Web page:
Some of the topics that came up at the discussions/workshop sessions included a renewed interest in what sort of degree structures would be most appropriate for the new era of mass participation in higher education and the needs for graduates to be flexible in their employment prospects, but also to have acquired some greater awareness of cultural and civic values. Suggestions include a rationalisation of the plethora of programmes and a focus perhaps on a modern equivalent of a 'liberal arts' curriculum (remembering that such includes science as well as humanities and social sciences) or degrees based on themes. Of course, these are not new ideas and we have commented many times about these in this blog, drawing attention to Harvard's revised themes and the similar approach in Melbourne. Nonetheless, in the hectic and relentless pace of semesters and academic years it is not often that we find the time to gather our thoughts collectively on these broader areas, so the discussions were very worthwhile.
The thorny topic of commodification and whether it is legitimate to talk of 'customers' of higher education and if it is, then who are the customers, also arose. Some concerns that modularisation might even encourage students to think in these terms and result in pressures to deliver products rather than transformative experiences and individual personal growth. Some suggestions were that we could embrace the ECTS and Bologna principles to turn the situation on its head by communicating more effectively to students that the implication is that a full-time student must commit to spend an appropriate 'full-time' on study and learning, guided and aided by lectures, tutorials, materials and resources but that they must play the active role in the learning process. The fragmentation of quasi-standalone modules, often with one lecturer per module and the lack of opportunity to engage with curricular development at a higher, more integrated manner were seen as barriers to sending out consistent messages and indeed providing gaps through which students might slip in terms of monitoring their own performance.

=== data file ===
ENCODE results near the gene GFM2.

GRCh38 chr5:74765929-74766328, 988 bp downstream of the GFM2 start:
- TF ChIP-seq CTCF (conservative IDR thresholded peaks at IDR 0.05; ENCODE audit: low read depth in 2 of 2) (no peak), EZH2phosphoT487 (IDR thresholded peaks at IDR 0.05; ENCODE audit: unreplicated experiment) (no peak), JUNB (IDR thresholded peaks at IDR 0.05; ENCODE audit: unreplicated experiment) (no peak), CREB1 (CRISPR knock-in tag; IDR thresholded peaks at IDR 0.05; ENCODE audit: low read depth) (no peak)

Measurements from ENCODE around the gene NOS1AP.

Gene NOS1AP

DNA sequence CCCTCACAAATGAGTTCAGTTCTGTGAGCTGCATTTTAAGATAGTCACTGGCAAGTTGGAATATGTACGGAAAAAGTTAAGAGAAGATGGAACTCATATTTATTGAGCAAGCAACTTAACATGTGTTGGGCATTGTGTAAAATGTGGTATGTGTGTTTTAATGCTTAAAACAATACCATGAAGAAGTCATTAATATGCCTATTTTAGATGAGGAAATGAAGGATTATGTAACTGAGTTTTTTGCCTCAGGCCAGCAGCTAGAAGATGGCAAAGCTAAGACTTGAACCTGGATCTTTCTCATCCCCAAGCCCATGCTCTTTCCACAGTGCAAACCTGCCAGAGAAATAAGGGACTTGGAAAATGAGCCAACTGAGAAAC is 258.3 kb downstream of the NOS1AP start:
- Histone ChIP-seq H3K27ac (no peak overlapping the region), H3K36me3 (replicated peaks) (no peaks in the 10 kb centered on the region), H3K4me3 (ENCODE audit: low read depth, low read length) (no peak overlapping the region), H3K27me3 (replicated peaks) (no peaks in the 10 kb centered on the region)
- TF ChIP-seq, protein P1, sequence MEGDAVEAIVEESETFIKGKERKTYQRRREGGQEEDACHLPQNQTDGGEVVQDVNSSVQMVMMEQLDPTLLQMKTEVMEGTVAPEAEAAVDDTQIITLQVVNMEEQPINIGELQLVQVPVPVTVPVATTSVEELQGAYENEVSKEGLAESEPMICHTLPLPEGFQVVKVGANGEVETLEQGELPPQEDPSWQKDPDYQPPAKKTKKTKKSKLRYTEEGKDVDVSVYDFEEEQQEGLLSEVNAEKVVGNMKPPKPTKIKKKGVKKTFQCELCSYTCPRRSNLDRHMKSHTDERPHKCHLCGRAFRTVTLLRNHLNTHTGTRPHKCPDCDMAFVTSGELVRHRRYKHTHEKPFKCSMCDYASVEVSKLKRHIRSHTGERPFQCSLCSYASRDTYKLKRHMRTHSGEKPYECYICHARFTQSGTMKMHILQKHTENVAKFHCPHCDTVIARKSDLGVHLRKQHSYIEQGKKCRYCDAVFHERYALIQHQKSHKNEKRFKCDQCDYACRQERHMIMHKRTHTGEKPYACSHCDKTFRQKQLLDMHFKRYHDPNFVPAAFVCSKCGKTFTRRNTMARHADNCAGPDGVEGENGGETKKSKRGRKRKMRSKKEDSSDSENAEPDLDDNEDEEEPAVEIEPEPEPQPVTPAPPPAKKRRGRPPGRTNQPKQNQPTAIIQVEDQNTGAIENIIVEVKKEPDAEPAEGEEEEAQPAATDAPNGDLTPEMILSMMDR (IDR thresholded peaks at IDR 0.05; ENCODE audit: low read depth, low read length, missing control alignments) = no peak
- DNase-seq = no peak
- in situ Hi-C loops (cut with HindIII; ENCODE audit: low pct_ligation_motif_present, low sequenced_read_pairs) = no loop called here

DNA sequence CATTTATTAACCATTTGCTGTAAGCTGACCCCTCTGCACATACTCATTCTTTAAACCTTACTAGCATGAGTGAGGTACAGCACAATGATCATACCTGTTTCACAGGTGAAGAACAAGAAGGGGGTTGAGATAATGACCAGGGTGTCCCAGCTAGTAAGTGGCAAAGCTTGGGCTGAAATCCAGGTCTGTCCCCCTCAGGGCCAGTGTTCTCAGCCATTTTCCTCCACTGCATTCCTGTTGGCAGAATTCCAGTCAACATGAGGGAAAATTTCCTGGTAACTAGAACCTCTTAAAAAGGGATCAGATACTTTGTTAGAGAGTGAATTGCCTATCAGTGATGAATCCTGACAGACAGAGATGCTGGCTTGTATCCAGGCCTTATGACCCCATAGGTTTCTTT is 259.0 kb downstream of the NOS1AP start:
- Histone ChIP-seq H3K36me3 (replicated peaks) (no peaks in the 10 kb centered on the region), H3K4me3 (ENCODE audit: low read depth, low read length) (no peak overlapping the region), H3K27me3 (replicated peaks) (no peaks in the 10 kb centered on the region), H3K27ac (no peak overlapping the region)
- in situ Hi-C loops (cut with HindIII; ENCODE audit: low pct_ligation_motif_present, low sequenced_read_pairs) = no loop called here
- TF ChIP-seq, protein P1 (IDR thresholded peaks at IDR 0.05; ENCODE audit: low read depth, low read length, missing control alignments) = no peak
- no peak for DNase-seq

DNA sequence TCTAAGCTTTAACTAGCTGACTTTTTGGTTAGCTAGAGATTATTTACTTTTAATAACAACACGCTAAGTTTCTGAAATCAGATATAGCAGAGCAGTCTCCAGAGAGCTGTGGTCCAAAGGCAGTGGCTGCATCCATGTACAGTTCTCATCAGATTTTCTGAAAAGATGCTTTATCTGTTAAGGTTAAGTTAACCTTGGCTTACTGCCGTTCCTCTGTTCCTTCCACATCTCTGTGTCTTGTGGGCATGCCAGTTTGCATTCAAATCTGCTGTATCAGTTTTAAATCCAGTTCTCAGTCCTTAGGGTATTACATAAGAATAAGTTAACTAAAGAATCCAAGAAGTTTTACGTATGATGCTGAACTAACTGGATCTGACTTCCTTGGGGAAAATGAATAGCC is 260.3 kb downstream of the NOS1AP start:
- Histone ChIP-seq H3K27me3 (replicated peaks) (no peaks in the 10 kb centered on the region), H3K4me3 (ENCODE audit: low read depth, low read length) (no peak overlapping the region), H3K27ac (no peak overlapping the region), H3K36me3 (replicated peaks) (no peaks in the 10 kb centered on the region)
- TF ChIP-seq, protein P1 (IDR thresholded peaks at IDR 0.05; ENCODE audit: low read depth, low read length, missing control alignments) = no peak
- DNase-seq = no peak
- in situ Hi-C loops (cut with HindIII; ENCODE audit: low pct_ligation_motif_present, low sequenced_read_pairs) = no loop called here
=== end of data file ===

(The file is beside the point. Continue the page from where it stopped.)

We saw some excellent examples of efforts to support students in their learning through peer-assisted learning and were delighted to have students from the pilot project on this theme in AIT and GMIT deliver a workshop at the symposium. Of course, there are many variants of such schemes in place around the world, many of which are seen to be effective, but resourcing, planning and organisation demand not just time but institutional commitment and there is always the danger that such endeavours are viewed as another additional initiative on top of everything else, rather than the glue that links the various components together. The related concept of 'learning communities' is something that we will return to and in which I have some personal interest.
Other themes emerged in the various workshop and discussion strands, and more of them in our next few posts. We'll also let you know as soon as the keynotes are available online and we'll pop copies into the National Digital Learning Repository.